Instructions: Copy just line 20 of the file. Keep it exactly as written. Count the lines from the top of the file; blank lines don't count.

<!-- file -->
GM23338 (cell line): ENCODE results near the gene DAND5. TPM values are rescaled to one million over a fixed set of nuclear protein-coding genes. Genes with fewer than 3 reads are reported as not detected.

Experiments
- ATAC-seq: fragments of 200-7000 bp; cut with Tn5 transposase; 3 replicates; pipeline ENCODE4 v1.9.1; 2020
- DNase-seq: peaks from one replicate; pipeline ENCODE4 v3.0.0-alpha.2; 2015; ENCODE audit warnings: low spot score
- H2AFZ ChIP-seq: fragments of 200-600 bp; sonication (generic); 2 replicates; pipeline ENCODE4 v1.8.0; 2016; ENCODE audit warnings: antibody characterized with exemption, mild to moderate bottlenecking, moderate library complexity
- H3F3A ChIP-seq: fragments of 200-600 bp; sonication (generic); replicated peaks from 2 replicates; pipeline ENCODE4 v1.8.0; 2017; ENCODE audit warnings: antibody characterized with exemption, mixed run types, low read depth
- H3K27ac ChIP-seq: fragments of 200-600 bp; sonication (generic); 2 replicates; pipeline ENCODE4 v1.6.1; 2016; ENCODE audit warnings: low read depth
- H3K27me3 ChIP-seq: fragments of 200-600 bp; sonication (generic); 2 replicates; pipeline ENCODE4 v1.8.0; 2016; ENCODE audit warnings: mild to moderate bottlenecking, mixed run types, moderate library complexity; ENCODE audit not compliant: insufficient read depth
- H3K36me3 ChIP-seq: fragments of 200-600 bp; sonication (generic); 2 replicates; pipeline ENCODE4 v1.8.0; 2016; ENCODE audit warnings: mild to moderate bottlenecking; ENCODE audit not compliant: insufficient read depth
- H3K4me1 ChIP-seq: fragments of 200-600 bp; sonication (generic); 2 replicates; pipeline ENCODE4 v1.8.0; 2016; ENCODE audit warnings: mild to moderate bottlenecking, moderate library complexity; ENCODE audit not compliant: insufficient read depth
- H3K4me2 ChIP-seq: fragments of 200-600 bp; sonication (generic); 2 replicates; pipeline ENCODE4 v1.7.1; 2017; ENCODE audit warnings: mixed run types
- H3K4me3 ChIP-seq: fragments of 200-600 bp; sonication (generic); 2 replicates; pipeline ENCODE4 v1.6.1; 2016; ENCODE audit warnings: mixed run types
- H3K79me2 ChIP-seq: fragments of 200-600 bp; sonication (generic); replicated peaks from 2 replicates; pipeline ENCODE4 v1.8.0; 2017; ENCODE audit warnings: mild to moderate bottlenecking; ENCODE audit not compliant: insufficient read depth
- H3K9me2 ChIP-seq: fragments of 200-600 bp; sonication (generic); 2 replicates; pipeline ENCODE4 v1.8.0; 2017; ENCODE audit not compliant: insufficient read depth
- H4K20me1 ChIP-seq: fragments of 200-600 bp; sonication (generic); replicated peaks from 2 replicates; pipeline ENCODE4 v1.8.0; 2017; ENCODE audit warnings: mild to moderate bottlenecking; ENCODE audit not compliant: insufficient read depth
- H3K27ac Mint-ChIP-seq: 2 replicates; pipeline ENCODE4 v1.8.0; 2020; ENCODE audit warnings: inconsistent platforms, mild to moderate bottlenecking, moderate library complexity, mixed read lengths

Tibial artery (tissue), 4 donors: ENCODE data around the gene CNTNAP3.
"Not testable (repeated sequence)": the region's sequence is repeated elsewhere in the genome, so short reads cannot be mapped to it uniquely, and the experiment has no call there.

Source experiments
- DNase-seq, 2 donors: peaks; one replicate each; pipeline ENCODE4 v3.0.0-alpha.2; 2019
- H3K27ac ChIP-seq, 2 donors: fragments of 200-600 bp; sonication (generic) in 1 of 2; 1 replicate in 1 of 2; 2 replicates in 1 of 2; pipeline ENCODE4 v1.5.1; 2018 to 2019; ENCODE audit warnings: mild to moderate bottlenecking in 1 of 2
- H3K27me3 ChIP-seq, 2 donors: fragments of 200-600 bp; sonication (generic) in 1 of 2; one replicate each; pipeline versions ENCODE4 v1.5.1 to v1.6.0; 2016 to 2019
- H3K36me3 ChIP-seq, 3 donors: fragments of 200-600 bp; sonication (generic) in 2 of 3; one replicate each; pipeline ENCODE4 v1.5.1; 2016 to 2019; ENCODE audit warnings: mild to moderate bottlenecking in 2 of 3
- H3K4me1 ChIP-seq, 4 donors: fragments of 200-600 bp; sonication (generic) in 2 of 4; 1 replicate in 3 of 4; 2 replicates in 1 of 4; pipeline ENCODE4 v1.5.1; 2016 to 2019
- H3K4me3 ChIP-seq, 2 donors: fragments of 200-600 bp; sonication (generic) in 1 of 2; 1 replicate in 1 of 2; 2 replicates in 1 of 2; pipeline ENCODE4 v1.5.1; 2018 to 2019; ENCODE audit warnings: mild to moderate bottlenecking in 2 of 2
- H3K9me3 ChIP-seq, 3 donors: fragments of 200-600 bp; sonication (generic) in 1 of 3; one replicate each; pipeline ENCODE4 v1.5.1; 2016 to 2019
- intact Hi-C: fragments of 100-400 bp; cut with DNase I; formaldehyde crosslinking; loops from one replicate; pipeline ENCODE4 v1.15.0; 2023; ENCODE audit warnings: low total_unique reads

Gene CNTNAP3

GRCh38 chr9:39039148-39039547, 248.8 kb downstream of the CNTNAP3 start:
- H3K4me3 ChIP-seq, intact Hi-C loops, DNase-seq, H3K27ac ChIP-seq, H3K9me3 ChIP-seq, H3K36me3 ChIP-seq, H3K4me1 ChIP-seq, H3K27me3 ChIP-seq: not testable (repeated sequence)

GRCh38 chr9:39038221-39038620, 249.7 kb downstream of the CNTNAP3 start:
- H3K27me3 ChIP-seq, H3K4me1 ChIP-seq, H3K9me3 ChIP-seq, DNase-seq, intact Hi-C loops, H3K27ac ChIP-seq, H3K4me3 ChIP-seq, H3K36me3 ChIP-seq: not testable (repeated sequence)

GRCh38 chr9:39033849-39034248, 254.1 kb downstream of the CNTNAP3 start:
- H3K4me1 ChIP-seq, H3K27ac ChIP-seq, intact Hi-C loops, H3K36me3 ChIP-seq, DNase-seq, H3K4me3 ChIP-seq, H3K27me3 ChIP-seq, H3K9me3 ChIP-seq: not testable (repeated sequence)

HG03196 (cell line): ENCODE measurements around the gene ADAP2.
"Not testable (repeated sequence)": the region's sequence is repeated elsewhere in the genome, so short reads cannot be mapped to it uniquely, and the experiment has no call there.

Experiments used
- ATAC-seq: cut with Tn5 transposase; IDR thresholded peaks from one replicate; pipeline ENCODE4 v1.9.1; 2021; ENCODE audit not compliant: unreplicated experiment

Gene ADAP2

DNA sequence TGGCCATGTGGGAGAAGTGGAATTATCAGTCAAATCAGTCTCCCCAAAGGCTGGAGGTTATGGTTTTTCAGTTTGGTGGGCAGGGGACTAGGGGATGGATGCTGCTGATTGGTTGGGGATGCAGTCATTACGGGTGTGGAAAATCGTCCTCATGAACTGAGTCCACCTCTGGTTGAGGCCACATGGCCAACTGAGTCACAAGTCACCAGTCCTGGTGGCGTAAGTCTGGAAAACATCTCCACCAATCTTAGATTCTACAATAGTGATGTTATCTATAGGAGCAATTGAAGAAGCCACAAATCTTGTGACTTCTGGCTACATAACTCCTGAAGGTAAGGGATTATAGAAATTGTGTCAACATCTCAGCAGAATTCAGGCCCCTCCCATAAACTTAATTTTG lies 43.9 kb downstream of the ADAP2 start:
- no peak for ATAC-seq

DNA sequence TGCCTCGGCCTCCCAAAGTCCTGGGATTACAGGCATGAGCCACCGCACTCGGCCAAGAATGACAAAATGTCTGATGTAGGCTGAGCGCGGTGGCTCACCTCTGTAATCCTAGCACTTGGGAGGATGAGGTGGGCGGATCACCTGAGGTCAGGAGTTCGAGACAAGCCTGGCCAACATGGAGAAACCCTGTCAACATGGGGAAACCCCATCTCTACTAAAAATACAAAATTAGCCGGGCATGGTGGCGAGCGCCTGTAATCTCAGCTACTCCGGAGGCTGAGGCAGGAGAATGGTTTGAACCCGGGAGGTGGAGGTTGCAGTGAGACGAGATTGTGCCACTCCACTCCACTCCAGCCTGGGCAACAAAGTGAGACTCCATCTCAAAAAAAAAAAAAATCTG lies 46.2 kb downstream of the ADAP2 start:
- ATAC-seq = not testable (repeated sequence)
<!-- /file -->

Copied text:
- DNase-seq, 2 donors: peaks; one replicate each; pipeline ENCODE4 v3.0.0-alpha.2; 2019